This Day in History
Korean Winter


Korean Winter
November 28, 1950

At the Cairo Conference of 1943, the Allied leaders pledged that “in due course Korea shall become free and independent.” Russia’s last-minute entry into the war against Japan - it came on August 9, 1945 - enabled her to move troops into the Korean peninsula, and at the surrender negotiations Korea was divided into zones of occupation - United States and Russian - at the 38th parallel. That did not, at the time, seem alarming and when in January 1950, Secretary of State Acheson outlined a “defensive perimeter” vital to our security, he did not include either Formosa or Korea. Just five months after that speech, North Korea invaded South Korea. The United Nations denounced the invasion and called on its members to resist it. President Truman reacted instantly by ordering American ships and troops to Korea. For almost two months the North Koreans had things all their own way; but by mid-September General MacArthur had seized the offensive, recaptured Seoul, and stormed across the 38th parallel on the way to the northern border at the Yalu River. China responded by massing troops on the Yalu River and, late in November, unleashing a ferocious counter-attack which sent the United States forces reeling back across the 38th parallel to face disaster.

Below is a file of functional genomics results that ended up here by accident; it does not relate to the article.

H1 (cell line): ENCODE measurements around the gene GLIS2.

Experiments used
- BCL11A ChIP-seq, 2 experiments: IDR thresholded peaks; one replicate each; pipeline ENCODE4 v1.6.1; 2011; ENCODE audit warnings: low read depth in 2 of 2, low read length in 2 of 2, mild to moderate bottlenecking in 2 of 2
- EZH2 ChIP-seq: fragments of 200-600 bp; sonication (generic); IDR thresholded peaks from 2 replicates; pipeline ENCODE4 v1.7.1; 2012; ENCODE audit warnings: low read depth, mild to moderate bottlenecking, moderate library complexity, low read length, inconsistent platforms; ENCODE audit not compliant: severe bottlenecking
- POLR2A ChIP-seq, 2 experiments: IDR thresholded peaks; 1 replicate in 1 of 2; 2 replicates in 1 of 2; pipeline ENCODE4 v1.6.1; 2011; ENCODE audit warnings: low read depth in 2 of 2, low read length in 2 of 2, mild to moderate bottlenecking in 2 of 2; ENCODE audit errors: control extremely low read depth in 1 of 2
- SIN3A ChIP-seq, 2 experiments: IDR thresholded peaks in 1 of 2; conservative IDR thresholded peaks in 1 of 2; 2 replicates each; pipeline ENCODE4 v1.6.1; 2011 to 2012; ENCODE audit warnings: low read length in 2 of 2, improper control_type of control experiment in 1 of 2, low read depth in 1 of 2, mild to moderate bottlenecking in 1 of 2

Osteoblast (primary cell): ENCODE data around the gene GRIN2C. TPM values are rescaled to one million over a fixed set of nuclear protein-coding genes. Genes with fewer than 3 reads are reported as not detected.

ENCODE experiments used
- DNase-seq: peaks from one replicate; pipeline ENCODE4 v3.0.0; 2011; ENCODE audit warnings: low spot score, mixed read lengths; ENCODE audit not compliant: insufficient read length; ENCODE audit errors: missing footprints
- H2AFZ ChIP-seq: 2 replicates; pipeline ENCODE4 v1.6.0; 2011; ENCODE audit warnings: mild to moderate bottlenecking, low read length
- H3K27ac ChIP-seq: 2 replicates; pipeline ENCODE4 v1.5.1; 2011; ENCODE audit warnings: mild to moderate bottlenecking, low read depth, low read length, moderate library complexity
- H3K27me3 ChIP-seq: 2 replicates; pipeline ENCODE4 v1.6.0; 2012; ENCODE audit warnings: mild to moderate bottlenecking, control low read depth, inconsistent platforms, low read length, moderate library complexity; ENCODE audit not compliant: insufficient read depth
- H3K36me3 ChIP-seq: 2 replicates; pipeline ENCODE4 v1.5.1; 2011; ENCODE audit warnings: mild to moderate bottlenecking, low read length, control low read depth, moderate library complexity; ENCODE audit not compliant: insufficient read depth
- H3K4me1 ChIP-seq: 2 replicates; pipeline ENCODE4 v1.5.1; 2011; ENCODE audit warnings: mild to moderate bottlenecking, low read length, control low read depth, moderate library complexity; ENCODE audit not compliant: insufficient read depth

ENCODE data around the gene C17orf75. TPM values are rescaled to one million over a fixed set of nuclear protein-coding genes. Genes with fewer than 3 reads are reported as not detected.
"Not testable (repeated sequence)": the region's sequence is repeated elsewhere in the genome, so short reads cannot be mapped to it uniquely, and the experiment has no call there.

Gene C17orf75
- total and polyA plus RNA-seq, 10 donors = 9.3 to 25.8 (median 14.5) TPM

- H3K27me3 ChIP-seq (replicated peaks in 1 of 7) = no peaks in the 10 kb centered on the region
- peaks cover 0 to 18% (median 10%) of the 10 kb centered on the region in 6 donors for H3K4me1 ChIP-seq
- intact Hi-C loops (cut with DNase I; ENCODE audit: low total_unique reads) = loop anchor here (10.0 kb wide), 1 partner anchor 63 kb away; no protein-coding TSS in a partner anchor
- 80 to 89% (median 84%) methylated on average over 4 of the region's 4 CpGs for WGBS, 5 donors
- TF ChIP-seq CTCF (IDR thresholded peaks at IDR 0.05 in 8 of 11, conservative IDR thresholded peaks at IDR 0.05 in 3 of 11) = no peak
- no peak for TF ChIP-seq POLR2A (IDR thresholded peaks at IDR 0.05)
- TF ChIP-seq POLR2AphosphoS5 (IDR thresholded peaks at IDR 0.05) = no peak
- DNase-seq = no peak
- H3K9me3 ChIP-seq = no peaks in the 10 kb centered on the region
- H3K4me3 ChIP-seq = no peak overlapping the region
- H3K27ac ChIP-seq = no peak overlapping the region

That winter saw some of the cruelest warfare in American history - a treacherous terrain, a ferocious enemy equipped with Russian-made tanks and planes and with almost unlimited Chinese manpower. When MacArthur threatened to retaliate by bombing mainland China, Truman recalled him. Finally the United Nations forces managed to restore supremacy in South Korea; and when the next June the Soviet Union suggested an armistice at the 38th parallel, Washington welcomed the proposal.





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All illustrations by Mort Künstler. Text by Michael Aubrecht, Dee Brown, Henry Steele Commager, Rod Gragg, Mort Künstler, Edward Lengel, James McPherson, and James I. Robertson, Jr. - Copyright © 2001-2019. All Rights Reserved. No part of the contents of this web site may be reproduced or utilized in any form by any means without written consent of the artist.